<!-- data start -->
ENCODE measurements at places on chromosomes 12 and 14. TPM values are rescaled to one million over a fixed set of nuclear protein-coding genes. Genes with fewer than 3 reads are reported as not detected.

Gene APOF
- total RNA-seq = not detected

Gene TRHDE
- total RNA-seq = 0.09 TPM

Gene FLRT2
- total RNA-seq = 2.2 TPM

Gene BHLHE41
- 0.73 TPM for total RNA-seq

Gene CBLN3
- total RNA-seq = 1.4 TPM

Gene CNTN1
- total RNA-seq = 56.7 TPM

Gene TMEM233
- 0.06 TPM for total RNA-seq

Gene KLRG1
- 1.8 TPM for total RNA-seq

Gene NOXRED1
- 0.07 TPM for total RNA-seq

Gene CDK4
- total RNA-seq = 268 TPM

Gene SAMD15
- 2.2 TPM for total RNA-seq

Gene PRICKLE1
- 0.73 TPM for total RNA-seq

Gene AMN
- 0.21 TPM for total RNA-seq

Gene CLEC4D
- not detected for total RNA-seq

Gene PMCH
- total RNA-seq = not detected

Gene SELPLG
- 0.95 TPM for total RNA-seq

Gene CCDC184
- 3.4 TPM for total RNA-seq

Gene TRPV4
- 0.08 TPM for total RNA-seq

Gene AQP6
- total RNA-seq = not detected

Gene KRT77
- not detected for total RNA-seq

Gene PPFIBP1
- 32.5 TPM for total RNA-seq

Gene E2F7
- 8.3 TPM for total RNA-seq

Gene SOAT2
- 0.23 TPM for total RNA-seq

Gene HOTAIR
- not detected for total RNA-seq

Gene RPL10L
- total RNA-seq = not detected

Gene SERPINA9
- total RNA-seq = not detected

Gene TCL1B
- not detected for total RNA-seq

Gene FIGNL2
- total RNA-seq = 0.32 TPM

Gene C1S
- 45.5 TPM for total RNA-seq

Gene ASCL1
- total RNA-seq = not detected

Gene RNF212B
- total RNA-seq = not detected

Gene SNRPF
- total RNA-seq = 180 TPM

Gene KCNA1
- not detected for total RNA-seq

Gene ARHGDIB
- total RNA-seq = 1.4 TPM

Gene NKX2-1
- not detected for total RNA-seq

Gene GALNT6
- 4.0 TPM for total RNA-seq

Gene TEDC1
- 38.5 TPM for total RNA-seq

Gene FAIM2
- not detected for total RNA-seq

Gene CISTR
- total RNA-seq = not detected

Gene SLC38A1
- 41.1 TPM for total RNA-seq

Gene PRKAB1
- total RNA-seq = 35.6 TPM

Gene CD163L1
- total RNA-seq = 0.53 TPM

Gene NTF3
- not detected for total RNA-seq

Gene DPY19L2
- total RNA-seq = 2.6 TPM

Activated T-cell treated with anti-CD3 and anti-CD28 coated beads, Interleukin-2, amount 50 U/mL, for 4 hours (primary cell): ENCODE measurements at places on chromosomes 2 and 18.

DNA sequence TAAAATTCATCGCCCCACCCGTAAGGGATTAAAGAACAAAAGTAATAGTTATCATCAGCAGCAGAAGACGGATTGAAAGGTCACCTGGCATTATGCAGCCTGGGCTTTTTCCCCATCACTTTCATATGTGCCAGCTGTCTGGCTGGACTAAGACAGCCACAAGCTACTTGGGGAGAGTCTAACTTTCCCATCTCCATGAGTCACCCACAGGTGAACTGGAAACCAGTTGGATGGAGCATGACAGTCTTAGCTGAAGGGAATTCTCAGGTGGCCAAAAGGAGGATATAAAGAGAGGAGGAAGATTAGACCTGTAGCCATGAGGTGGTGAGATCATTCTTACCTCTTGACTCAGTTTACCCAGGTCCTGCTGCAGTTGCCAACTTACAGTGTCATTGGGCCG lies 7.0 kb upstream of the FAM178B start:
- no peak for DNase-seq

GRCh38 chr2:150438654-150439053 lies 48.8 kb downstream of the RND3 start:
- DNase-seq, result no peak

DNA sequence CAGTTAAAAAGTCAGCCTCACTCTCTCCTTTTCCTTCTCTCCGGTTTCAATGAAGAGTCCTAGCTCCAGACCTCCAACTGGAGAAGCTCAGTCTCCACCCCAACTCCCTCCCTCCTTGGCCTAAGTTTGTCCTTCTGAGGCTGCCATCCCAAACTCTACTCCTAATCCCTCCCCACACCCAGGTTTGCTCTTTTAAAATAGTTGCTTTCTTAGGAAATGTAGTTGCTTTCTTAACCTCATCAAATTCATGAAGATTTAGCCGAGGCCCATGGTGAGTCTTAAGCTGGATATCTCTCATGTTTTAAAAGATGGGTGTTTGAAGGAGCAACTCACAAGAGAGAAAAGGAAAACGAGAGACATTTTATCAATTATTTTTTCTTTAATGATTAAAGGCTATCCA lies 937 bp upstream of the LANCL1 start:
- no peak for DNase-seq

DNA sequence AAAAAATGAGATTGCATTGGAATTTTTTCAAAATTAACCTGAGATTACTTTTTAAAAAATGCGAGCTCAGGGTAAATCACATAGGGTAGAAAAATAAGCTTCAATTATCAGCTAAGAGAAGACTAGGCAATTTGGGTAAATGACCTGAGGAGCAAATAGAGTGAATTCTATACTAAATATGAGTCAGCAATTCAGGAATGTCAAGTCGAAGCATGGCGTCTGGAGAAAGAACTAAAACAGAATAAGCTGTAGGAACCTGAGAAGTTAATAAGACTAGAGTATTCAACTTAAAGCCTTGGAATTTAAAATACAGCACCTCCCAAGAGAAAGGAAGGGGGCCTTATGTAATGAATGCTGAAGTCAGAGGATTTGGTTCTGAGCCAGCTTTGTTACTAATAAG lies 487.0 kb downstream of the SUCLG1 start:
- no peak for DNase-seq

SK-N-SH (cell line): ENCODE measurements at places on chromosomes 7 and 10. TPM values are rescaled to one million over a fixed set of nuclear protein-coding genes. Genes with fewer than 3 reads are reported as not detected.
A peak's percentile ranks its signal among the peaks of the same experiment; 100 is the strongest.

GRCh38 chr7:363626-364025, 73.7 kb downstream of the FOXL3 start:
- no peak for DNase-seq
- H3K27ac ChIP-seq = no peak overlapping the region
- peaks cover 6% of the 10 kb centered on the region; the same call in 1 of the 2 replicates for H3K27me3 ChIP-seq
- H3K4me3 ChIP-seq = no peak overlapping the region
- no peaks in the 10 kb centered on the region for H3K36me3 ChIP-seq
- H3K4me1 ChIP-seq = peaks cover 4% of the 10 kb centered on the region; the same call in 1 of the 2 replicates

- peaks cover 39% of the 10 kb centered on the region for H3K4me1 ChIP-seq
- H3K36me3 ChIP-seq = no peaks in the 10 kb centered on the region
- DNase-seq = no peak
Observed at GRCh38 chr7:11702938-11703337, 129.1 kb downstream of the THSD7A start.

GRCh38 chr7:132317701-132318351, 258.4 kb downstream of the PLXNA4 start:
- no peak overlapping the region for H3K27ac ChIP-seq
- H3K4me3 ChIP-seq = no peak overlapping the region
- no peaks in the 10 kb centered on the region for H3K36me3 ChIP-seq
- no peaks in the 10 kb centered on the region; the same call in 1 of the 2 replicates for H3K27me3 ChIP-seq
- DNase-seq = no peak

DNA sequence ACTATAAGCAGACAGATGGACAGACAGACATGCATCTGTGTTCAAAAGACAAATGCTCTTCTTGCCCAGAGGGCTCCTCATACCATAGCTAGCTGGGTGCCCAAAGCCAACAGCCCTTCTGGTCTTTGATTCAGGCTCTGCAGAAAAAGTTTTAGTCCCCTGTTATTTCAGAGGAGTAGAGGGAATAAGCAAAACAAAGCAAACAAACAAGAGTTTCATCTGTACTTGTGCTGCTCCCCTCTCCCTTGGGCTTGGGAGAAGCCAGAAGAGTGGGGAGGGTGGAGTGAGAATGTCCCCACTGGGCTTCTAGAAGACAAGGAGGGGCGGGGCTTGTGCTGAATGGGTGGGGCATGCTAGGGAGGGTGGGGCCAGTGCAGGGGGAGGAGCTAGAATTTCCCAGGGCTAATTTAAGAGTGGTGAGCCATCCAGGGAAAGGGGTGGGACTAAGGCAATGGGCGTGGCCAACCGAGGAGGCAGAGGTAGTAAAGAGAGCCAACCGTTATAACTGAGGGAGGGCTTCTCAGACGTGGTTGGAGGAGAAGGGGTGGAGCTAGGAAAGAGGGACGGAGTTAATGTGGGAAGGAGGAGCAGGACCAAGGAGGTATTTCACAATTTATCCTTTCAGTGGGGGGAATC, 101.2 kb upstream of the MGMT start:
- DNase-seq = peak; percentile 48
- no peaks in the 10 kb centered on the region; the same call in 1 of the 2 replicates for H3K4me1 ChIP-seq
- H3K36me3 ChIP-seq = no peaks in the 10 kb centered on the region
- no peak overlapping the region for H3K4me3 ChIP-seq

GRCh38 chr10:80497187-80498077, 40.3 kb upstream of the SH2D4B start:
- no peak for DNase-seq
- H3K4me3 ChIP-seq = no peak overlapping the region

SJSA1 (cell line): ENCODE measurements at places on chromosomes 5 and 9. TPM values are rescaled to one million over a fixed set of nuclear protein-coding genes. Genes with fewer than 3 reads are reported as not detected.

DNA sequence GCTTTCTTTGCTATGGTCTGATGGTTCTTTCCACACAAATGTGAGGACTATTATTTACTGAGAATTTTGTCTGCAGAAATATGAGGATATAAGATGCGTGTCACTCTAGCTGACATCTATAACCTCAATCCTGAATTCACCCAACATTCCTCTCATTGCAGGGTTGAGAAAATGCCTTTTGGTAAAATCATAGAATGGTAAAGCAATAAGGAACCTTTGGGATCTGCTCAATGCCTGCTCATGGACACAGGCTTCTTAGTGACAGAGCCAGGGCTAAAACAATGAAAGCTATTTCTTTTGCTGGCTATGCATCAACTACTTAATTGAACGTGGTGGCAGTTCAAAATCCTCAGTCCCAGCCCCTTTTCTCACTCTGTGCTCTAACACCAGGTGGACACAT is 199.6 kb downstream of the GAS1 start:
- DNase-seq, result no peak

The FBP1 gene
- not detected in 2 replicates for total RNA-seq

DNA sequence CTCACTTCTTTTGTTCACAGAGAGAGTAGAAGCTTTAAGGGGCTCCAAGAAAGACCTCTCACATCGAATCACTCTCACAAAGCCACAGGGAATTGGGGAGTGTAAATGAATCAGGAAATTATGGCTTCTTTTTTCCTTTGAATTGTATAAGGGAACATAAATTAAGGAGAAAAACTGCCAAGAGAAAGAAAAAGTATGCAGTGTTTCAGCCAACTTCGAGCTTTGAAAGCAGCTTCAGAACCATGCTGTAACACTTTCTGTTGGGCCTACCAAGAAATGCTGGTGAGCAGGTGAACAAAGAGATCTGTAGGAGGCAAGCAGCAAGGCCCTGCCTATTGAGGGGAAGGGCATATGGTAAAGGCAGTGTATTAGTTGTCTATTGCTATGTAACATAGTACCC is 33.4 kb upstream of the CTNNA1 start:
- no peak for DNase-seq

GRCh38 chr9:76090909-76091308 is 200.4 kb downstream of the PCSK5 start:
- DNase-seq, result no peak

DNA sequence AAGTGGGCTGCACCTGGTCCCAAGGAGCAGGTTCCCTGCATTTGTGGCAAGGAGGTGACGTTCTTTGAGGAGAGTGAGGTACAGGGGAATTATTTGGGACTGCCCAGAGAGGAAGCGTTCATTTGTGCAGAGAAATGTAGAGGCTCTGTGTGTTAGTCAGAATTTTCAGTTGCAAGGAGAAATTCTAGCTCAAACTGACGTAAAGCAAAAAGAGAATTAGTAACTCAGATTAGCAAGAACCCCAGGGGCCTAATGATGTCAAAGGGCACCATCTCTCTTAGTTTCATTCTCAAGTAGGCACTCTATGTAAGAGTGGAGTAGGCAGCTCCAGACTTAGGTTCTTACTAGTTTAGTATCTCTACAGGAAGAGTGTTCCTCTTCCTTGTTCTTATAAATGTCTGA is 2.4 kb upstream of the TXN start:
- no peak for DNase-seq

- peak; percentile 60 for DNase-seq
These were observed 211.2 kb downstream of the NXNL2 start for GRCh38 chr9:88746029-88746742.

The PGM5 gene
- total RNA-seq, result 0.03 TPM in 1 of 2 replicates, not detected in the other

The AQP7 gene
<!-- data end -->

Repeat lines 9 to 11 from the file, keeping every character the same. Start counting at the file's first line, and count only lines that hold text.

- 0.73 TPM for total RNA-seq

Gene CBLN3
- total RNA-seq = 1.4 TPM